Another local man, Vin Mazout, 25, said: “These kinds of acts happen every day. Everybody, every day, is roughed up. There are attacks from the police. They insult us. They arrest us all the time. Excuse my words but if my skin was a different colour, I think my life in this neighbourhood would be better.”
Police have raided homes and offices linked to anti-government extremists the Reich Citizens’ Movement who are suspected of attempting to establish their own state. Premises in Bavaria, Baden-Wuerttemberg and Rhineland-Palatinate were raided. Seven people were arrested accused of engaging in forgery by producing documents purportedly issued by the “German Reich”. There are nine other suspected sympathisers known to police. German authorities have expressed growing concern about the group which has been compared to the US sovereign citizen movement. A police officer was killed and three others were wounded last year in armed stand-offs with members of the group.
Germany’s foreign ministry has hit out at a Ukrainian politician who defaced a part of the Berlin Wall in the grounds of its Kiev embassy. Oleksiy Honcharenko, a member of President Petro Poroshenko’s bloc, sprayed red paint on a fragment of the wall after German ambassador Ernst Reichel suggested that elections could be held in eastern Ukraine despite the presence of Russian troops in the region. Foreign ministry spokesman Martin Schaefer said Honcharenko’s actions constituted “wholly inappropriate behaviour”. Schaefer said Germany considers Ukraine a “close partner” and was the first country to establish diplomatic relations with Kiev 25 years ago. Germany has given parts of the wall to countries across the world, and placed others at embassies and German institutions.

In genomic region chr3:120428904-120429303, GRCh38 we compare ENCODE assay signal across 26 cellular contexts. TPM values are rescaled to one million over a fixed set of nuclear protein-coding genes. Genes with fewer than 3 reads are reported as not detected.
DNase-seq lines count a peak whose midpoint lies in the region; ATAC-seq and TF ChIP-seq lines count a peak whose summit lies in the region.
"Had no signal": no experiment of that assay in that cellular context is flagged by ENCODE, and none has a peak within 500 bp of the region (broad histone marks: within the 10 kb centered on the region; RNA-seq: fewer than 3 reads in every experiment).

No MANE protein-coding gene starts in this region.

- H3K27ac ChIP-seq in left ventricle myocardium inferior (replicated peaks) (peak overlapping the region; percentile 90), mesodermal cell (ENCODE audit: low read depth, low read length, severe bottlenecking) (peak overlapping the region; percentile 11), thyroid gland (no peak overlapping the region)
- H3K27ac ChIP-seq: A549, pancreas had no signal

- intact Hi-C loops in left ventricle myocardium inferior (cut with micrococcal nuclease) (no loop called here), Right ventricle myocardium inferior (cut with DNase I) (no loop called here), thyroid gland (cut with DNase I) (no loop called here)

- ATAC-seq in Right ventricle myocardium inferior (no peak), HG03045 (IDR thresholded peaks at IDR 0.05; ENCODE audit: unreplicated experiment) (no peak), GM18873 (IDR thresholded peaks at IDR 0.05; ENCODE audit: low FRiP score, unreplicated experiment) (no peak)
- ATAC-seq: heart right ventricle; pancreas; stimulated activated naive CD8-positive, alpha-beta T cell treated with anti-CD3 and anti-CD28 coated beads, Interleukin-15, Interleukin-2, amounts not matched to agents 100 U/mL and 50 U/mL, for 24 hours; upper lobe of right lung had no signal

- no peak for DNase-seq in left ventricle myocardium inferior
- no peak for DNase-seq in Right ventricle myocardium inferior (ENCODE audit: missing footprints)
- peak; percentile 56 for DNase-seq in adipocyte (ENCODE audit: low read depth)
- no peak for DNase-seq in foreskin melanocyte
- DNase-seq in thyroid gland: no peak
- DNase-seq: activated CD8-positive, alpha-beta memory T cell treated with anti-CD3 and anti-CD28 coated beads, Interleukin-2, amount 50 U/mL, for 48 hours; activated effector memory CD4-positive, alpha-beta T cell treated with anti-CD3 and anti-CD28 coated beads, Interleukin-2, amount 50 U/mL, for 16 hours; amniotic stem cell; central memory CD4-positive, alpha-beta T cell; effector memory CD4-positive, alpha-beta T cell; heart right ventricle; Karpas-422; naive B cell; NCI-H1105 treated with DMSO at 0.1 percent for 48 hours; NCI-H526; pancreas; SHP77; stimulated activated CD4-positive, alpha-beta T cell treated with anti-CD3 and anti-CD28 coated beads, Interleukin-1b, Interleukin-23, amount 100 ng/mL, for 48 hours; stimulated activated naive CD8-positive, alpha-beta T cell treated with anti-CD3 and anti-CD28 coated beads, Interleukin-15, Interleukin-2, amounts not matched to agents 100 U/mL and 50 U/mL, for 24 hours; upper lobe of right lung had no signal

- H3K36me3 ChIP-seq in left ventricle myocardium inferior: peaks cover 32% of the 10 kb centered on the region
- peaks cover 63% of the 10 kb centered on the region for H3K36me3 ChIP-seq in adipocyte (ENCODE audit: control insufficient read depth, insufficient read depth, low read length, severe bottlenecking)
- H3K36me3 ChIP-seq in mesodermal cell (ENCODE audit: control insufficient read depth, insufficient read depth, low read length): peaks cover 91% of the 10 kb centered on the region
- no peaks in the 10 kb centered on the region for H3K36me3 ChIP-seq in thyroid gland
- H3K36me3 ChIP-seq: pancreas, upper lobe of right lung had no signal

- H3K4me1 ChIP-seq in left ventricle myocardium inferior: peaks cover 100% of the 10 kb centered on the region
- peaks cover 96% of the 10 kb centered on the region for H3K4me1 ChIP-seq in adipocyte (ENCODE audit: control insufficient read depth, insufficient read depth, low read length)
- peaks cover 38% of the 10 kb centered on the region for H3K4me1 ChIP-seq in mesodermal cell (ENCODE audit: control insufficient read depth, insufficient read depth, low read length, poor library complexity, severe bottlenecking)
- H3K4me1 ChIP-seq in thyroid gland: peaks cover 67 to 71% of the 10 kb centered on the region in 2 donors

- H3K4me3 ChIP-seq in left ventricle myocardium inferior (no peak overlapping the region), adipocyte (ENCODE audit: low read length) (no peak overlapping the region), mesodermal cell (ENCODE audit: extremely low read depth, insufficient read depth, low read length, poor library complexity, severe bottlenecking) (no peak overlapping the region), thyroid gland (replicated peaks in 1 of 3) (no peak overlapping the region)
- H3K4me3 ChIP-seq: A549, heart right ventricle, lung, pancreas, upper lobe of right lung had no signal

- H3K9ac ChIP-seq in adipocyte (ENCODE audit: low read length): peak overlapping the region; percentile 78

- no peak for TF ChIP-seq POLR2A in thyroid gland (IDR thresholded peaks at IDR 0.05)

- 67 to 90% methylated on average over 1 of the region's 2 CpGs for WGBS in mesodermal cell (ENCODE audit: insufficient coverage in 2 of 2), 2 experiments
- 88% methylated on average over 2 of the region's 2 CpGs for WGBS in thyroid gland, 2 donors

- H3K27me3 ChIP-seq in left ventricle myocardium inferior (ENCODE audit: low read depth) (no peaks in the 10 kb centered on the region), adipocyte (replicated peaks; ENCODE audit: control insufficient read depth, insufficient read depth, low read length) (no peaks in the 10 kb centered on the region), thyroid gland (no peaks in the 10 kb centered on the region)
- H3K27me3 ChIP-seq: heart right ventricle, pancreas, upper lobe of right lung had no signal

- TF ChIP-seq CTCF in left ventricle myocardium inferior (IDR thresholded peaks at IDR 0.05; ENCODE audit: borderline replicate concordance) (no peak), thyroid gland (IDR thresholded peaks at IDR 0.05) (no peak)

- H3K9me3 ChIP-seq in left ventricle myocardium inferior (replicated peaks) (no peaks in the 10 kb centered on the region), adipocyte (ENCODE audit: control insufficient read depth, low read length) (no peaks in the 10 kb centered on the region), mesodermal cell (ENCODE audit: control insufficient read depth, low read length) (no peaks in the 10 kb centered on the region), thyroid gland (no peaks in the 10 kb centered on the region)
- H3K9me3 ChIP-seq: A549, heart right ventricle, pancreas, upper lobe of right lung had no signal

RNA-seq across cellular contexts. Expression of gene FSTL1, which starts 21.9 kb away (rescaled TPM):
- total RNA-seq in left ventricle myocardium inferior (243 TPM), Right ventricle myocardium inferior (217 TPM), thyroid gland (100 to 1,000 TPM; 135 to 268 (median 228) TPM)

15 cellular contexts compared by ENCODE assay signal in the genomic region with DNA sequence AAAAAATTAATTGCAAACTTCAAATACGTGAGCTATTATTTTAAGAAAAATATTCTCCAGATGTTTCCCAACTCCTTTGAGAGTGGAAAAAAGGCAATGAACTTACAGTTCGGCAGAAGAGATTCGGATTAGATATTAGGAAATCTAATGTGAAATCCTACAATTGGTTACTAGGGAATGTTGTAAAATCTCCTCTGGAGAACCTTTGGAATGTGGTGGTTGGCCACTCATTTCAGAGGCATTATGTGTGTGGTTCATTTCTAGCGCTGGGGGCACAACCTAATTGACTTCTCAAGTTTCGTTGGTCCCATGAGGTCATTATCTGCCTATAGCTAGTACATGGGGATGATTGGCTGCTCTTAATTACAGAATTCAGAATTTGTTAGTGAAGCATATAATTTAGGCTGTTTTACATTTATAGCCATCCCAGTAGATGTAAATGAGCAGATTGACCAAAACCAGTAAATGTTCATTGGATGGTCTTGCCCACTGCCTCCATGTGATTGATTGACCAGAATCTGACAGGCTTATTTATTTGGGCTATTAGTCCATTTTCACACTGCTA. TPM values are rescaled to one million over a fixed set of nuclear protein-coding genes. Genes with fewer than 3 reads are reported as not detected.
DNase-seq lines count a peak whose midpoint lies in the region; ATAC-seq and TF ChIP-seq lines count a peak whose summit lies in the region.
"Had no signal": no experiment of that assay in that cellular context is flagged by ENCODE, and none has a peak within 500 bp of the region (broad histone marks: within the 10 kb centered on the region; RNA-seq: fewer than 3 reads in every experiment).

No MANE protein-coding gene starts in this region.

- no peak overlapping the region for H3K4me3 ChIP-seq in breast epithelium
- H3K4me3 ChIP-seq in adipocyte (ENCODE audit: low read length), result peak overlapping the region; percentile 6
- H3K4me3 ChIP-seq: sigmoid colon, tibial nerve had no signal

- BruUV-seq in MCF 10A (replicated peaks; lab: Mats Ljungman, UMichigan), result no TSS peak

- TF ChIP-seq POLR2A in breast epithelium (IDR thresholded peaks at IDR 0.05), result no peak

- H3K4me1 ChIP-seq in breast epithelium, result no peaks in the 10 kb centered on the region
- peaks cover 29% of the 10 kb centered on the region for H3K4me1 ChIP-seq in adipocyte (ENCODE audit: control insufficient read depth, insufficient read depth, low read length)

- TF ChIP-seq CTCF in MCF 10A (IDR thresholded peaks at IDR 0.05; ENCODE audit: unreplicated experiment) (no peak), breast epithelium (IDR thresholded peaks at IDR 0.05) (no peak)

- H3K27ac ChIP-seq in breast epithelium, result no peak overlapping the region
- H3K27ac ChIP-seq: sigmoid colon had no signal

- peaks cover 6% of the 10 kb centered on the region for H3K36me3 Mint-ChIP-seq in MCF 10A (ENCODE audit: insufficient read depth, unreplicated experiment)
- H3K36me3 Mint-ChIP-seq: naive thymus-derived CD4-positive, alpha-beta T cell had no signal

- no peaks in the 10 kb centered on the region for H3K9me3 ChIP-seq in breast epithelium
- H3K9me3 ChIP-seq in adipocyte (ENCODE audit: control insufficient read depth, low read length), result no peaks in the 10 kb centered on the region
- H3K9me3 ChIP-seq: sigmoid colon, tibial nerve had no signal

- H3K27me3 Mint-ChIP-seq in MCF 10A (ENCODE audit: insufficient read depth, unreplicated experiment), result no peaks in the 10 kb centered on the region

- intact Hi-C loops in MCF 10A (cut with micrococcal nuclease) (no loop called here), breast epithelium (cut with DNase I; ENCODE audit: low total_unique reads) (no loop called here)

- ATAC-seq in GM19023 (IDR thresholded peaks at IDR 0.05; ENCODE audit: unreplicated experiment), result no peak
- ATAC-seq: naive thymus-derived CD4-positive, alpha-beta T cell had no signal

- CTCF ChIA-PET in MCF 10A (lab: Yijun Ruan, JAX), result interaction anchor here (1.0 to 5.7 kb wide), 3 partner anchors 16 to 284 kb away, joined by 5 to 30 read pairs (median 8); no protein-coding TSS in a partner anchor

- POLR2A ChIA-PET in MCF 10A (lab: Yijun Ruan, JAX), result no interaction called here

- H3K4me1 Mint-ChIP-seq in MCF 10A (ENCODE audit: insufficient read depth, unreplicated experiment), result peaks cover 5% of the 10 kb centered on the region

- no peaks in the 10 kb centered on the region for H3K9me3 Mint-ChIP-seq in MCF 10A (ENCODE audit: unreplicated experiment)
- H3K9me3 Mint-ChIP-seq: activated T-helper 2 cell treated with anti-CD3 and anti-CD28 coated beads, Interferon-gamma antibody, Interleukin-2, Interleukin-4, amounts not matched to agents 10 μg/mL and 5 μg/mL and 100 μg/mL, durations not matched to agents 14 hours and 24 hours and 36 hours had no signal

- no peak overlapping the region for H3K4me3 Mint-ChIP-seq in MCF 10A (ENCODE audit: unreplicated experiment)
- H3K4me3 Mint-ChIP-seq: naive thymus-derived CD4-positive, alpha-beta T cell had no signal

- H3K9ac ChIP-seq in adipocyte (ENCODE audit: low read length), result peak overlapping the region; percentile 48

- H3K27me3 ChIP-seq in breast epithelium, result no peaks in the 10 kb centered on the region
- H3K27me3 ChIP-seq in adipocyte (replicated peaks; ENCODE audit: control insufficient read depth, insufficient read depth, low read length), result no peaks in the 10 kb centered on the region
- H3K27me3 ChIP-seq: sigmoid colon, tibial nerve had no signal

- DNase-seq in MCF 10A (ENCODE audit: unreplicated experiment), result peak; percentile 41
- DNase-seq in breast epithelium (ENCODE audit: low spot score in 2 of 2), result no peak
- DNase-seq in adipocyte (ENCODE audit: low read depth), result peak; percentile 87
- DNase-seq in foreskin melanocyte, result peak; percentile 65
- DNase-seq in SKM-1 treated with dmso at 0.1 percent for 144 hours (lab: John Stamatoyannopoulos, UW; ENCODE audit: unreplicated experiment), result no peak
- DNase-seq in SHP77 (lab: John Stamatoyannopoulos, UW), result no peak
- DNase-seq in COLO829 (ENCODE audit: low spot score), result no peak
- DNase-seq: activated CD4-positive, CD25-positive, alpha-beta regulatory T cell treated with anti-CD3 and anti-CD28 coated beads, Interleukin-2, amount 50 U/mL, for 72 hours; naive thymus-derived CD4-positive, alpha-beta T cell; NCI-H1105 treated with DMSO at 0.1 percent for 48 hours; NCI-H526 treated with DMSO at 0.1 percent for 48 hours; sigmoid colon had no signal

A court has handed one-year suspended prison terms and fined two Portuguese teenagers who scrawled their names on a gate of the former Nazi death camp Auschwitz-Birkenau. A lawyer for the pair, aged 17 and 18, said they regret the incident and have apologised for defacing the red brick gate of Birkenau. Under Polish law, any damage to the Auschwitz-Birkenau Memorial is a crime. One of the teenagers used a pen to inscribe his name, the other a stone.
Jazz violinist Svend Asmussen, who played with legends Fats Waller, Duke Ellington, Benny Goodman and Toots Thielemans, has died aged 100. Asmussen’s son Claus confirmed the death of his father, who was one of Denmark’s best-known jazz musicians and considered among the greats. Known as the “Fiddling Viking”, Asmussen’s gigs included performances with guitarist Django Reinhardt and violist Stephane Grappelli.
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Almost four years after its creation The New European goes from strength to strength across print and online, offering a pro-European perspective on Brexit and reporting on the political response to the coronavirus outbreak, climate change and international politics. But we can only rebalance the right wing extremes of much of the UK national press with your support. If you value what we are doing, you can help us by making a contribution to the cost of our journalism.Become a supporter